Six weeks later, when returning from picking up supplies in town, I noticed Father working on something in the front yard, fairly close to the road. Upon my approach, I saw he’d hung a sign, cut from a large piece of oak and carved with block letters that read Wolf & Son Woodworking.

            “What’s this?” I asked, putting down the crate.

            Father wrapped his muscular arm around my shoulder, pulled me in tight, and said, “This, Leo, is the new name of our business. From now on, we’re partners.”

            Wolf and Son Woodworking prospered after the war, as homes and businesses rebuilt, then for many years afterward, as the city of Carlisle expanded. But when the economy turned sour in 1879, we were anxiously looking for work. So, on a summer morning when Captain Richard Henry Pratt knocked on our door and asked us to come work for him at his new school, we jumped at the opportunity.

On that sweltering day in July, while giving us a tour of an abandoned army facility, Captain Pratt told us that he planned to open the doors to the Carlisle Indian School in a few months. “These barracks will board hundreds of Indian children, both boys and girls, from across our great nation,” the captain proclaimed, spreading his arms wide as we followed him into one of the empty barracks. “As you can see, the army left us with nothing, so I will need you to build everything, including bed frames for mattresses and cubbies for the students to store their things. We’ll also need desks and chairs for the classrooms and long tables for the dining hall. Are you up to the task, Isaac?”

“Yes, sir,” Father replied with a vigorous nod.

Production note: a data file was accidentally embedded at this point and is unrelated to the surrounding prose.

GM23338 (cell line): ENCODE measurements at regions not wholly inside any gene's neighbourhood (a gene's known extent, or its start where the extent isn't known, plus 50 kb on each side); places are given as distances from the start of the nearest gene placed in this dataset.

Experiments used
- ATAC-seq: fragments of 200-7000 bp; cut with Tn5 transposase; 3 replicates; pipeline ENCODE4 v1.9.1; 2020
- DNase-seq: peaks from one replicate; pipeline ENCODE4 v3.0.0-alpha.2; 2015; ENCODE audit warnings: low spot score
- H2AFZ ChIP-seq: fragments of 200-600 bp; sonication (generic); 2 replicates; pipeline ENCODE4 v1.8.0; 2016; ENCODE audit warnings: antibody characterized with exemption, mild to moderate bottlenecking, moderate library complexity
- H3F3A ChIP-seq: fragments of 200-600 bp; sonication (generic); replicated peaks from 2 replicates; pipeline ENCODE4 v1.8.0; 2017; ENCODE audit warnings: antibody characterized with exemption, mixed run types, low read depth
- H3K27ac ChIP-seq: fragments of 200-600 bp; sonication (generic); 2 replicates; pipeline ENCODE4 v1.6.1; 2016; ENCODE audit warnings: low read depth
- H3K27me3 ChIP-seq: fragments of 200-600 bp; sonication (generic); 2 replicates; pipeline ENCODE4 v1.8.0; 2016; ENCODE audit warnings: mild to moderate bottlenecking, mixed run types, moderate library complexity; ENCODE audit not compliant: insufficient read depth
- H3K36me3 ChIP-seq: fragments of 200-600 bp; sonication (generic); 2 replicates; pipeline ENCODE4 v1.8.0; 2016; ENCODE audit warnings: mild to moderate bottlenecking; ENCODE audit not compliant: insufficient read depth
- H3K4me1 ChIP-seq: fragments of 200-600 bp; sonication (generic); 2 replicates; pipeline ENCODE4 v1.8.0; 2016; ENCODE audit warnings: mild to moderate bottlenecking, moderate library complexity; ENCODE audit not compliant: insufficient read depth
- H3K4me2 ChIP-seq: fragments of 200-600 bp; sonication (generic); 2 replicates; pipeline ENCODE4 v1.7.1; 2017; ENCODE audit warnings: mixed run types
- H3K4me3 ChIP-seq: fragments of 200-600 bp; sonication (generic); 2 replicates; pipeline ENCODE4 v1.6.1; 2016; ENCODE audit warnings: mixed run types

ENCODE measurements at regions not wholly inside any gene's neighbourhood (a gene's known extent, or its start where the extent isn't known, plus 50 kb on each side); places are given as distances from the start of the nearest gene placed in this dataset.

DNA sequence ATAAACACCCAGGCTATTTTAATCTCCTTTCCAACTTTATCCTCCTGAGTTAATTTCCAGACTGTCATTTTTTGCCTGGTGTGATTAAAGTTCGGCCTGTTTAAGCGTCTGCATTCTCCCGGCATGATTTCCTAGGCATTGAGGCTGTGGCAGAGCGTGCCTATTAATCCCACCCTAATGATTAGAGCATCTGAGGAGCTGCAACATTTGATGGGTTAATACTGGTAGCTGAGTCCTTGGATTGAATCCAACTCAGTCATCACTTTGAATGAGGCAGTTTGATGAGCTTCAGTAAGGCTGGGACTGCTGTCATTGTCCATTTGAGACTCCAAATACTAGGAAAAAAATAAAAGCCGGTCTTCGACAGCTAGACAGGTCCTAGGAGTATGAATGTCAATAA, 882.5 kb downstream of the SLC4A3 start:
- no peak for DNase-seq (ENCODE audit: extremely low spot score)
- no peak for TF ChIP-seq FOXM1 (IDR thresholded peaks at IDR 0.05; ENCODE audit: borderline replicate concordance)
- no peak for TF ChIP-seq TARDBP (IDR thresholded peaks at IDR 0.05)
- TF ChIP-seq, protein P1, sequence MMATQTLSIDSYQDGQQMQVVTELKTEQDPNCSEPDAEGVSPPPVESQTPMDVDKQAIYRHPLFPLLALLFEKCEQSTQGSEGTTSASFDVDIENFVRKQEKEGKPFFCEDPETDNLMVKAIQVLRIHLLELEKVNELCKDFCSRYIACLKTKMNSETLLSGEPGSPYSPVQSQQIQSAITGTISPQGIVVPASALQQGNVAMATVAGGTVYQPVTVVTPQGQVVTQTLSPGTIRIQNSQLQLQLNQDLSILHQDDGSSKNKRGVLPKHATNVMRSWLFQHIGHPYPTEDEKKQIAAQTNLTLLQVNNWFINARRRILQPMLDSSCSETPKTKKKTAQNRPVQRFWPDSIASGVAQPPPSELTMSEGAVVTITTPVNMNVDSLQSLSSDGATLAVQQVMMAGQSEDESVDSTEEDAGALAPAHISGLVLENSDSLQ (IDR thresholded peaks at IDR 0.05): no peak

“What about you, Leo?” the captain asked me.

            “Yes, sir, I am up to it,” I said, mirroring Father’s enthusiasm.

            “You’re a good boy, Leo,” he said, ruffling my hair.

            “Excuse me, Captain. I’m twenty-four years old. I like to think of myself as a man,” I said, stroking my full red beard.

            “Of course you are. It’s just that you look young for your age. My apologies,” he said.

            I glanced briefly at Father’s pursed lips and furrowed brow—a common expression he wore when he was frustrated with me. Later that day, he would tell me I talked too much.

“Now, Isaac, you and your son should get started right away. Our first group of students will be arriving on the first of November. I’m expecting nearly one hundred and fifty Indian children.”

“Understood,” Father said and extended his hand to the captain to seal the deal.

Wolf and Son Woodworking looked as if it would have plenty of work for the foreseeable future, and we certainly did for the summer of 1879. Every day, including the Sabbath, we toiled. Mother would have frowned upon this if she were still alive.

            With the extra money, we were able to buy new tools and expand our wood shop. Father took me to a supply house in Harrisburg where we bought interesting things, such as a socket chisel used for carving, a plumb rule to make sure things were level, a mortise chisel, a plow plane, which I learned was for making grooves in the wood, and a bradawl to start holes for nails.

I don’t remember a happier time than those summer months, working side by side with Father. We spent the bulk of our time renovating the old army barracks, which at first seemed an overwhelming task. After all, we were only two men and there were eight barracks. But Father prepared a daily work schedule and required us to complete certain tasks each day. Most times, these obligations kept us working well past sundown, though occasionally, when we finished early, Father would treat me to an ice cream in the city.

Much as I was involved in crafting every inch of those structures, what I didn’t know was how my life was going to change once the Carlisle Indian School opened its doors, and how my narrowed outlook on the world would cease to exist.